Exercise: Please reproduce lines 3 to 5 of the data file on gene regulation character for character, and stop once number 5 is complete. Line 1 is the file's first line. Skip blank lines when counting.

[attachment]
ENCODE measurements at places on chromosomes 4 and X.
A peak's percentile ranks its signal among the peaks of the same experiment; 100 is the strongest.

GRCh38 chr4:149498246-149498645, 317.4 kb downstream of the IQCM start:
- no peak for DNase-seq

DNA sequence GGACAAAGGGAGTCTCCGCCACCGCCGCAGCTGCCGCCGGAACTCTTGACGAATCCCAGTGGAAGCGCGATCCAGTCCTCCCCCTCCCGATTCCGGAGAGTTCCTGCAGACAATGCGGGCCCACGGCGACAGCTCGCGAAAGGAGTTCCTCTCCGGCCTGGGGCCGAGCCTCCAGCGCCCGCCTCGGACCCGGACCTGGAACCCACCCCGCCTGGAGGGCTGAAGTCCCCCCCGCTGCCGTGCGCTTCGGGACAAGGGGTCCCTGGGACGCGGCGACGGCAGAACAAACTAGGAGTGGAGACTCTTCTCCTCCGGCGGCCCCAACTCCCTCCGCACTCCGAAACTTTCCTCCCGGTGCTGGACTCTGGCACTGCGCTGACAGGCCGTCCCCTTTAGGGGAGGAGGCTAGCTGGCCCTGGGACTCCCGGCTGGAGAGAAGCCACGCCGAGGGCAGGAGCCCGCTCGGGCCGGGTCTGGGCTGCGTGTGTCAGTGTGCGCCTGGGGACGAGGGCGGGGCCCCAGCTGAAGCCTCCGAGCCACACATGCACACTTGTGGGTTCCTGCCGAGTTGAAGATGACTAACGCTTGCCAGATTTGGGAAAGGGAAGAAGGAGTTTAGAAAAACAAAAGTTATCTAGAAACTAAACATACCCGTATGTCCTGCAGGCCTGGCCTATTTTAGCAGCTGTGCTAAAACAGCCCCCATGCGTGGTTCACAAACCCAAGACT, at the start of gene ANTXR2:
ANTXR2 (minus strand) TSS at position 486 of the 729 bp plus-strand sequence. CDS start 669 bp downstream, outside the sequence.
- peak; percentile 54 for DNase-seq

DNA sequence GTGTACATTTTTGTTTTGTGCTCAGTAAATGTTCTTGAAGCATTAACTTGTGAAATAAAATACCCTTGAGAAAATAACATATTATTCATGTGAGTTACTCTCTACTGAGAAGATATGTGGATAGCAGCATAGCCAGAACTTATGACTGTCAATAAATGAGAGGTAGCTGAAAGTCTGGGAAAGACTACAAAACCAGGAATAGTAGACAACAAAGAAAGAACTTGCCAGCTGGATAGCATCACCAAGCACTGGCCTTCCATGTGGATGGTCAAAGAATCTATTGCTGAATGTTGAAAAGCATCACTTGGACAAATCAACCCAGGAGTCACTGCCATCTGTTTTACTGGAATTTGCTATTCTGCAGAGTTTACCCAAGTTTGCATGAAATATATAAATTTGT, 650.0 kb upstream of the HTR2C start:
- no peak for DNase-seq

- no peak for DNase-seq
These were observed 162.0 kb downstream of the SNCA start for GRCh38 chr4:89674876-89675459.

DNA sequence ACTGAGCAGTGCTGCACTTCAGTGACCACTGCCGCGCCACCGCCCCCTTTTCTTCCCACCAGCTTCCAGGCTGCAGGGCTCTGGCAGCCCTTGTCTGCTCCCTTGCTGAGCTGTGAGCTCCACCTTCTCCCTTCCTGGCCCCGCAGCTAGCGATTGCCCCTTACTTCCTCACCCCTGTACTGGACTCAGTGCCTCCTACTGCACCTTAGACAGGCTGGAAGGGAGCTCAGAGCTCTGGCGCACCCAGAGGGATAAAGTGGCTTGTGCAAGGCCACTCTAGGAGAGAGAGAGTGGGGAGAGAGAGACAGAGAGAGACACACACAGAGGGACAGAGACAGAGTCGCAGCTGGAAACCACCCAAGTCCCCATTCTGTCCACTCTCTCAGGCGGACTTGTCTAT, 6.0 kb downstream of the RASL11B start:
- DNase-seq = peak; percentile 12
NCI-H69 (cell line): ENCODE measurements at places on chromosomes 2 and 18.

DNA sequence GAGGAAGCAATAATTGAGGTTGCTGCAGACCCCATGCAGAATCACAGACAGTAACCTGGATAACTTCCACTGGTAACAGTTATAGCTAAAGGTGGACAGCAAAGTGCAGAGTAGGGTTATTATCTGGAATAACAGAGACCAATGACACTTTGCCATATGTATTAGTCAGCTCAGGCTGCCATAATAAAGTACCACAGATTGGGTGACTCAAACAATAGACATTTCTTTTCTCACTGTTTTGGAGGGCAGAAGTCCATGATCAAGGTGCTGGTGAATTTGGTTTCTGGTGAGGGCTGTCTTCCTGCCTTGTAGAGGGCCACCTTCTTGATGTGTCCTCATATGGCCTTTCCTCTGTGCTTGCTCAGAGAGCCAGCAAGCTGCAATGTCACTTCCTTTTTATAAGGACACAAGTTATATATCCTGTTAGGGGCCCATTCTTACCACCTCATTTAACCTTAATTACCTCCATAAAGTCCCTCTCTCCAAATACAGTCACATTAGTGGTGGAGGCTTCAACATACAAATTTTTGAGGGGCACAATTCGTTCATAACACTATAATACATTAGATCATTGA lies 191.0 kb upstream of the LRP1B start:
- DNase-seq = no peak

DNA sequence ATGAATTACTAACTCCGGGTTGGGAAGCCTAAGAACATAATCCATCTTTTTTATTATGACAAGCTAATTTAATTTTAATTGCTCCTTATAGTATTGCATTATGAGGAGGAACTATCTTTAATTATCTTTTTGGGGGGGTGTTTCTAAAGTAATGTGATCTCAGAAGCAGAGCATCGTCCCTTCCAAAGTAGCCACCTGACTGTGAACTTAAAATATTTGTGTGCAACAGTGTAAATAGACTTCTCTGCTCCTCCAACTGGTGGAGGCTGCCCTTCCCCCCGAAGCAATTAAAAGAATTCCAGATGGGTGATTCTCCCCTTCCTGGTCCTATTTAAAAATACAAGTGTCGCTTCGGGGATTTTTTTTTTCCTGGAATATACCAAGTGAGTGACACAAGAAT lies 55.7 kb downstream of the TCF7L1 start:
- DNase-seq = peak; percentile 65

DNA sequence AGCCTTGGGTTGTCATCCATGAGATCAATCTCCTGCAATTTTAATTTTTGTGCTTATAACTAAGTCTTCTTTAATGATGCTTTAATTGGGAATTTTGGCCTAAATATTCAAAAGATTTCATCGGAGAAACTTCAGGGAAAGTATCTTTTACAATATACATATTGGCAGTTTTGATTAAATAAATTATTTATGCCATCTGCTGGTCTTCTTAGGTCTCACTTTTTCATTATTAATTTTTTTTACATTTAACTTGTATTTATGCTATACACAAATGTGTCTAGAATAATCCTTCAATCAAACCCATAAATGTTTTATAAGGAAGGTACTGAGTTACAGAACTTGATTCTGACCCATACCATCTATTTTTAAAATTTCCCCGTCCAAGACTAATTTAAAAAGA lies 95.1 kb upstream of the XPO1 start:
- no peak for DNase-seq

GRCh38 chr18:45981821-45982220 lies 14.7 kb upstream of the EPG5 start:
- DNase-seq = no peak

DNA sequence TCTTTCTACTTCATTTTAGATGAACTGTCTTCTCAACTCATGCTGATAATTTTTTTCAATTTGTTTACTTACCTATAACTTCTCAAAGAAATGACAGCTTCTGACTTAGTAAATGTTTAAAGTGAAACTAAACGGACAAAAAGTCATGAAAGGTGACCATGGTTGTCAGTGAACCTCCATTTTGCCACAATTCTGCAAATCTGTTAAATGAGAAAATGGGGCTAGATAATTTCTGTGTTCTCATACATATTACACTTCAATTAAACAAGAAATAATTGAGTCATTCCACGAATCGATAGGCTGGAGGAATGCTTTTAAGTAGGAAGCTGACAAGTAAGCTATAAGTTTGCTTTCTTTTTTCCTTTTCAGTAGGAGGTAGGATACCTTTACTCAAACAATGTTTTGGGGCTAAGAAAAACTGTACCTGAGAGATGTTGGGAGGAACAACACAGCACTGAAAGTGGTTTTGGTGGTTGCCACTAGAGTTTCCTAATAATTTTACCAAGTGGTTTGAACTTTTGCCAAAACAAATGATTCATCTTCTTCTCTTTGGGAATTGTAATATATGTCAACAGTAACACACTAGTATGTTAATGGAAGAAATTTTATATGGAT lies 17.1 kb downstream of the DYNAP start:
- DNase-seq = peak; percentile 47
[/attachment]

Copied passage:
GRCh38 chr4:149498246-149498645, 317.4 kb downstream of the IQCM start:
- no peak for DNase-seq

DNA sequence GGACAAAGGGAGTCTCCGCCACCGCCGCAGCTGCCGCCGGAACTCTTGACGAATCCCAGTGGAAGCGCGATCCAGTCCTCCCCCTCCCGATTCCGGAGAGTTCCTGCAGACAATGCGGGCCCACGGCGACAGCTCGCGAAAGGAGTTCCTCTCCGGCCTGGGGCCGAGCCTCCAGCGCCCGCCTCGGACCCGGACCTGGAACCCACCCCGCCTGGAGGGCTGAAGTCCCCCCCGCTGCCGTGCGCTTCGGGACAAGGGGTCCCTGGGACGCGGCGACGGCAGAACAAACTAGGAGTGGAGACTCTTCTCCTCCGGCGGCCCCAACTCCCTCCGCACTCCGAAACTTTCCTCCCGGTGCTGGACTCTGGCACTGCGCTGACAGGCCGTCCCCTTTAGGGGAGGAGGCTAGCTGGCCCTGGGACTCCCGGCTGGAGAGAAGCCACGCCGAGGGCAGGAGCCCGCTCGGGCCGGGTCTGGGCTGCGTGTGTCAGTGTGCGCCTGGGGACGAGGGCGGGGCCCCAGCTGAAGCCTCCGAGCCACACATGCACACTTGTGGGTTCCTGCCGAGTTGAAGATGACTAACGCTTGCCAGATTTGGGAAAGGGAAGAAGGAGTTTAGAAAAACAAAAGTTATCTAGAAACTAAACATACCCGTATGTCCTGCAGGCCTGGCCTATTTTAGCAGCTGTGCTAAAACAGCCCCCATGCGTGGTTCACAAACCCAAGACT, at the start of gene ANTXR2: